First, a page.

Keet’s dorsal looks like it could have been macerated. “Not knowing all the whales in this community, who knows who is doing what to whom, but it sure does look like someone has been chewing on it,” Dr. Naomi Rose, senior scientist at Humane Society International, tells TakePart.
Visser concurs. “Without a closer look it’s hard to tell,” she says. “Some of it certainly looks like orca bites.”
It reminds me of the sad story of Tilikum, the three-time killer who spent his youth at the second-rate SeaLand of the Pacific, in Victoria, British Columbia, where he was subjected to almost unceasing abuse by the tank’s two females, who dominate killer whale society.
As I reported in Death at SeaWorld, trainer Eric Walters complained to Canadian officials about safety and animal-welfare issues, including:
The three killer whales were “housed from 1730 hrs until 0800 hrs the following day in what is called the ‘module,’” a small, dark, metal confinement that barely accommodated the animals, Walters wrote. “I have seen the male, Tilikum, with the ends of his flukes [tail] abraded and bleeding,” Walters said. The tight space “leads to conflict between the whales, which have no options for avoiding confrontations. Often the whales’ skin shows teeth marks from aggressive action between the three, which are not just superficial tooth rakes.” Some witnesses said his flukes looked like raw hamburger.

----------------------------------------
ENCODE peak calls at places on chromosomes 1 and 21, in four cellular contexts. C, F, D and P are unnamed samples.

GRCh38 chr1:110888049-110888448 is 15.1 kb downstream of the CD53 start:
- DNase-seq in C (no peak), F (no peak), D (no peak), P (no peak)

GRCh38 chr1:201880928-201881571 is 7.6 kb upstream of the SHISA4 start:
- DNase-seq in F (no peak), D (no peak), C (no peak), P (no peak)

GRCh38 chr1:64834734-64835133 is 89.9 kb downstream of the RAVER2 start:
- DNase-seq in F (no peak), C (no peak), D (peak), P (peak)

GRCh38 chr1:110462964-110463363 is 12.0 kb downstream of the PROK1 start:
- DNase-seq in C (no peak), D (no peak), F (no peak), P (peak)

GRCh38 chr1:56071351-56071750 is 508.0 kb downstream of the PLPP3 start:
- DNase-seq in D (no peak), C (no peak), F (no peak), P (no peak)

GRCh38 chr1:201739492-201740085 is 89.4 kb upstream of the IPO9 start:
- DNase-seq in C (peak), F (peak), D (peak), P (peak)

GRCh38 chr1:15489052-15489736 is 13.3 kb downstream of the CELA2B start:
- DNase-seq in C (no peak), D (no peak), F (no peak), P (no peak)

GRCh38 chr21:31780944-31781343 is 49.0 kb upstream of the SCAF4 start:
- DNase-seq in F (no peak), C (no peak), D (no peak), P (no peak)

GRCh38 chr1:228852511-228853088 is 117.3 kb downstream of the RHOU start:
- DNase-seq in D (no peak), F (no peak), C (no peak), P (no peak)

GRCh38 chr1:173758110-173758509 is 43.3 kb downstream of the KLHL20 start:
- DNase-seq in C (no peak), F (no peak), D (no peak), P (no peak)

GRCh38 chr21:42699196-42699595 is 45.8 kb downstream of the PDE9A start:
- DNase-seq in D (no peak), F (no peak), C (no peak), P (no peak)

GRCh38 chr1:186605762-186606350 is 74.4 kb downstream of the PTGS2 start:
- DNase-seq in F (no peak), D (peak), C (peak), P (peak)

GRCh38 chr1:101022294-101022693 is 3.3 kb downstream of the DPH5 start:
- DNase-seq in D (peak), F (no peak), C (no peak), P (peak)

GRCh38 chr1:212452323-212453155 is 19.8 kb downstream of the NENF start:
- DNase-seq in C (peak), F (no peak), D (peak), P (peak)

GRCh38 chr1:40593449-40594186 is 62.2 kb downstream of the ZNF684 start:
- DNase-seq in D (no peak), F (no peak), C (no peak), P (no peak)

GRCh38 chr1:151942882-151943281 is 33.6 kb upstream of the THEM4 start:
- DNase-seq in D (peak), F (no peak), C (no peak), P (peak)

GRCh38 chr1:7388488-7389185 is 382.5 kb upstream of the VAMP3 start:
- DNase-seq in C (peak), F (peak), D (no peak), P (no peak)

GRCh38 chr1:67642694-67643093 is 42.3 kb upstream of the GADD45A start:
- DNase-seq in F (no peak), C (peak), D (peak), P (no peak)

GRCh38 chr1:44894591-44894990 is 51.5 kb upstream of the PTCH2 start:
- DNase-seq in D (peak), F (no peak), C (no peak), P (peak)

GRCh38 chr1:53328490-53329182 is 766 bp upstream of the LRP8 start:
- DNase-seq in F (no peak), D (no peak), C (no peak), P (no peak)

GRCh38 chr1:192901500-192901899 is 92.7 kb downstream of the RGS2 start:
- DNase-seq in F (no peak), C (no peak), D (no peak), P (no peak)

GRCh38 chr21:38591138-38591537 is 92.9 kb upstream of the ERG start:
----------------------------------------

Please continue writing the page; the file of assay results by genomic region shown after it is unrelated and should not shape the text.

Keet’s injuries, if that’s what they are, look a bit like those inflicted on his father Kotar. The back of his dorsal fin, when he was young, looks chewed on in this photo: Kotar, incidentally, attacked another male, Kanduke, in Orlando, biting his penis. In 1988 Kotar was banished to San Antonio, where he died seven years later when a metal gate crushed his skull.
San Diego, of course, is also home to Nakai, who sustained a ghastly disfigurement on his chin last year. According to journalist Tim Zimmermann, it happened during a major fight between Nakai, another male named Ikaika, and Keet. SeaWorld said Nakai “came in contact with a portion of the pool.”
Then there’s the germ theory. It’s possible, but if Keet’s flesh-eating disease is infectious, he must be isolated and the algae-laden medical pool thoroughly sanitized after each use.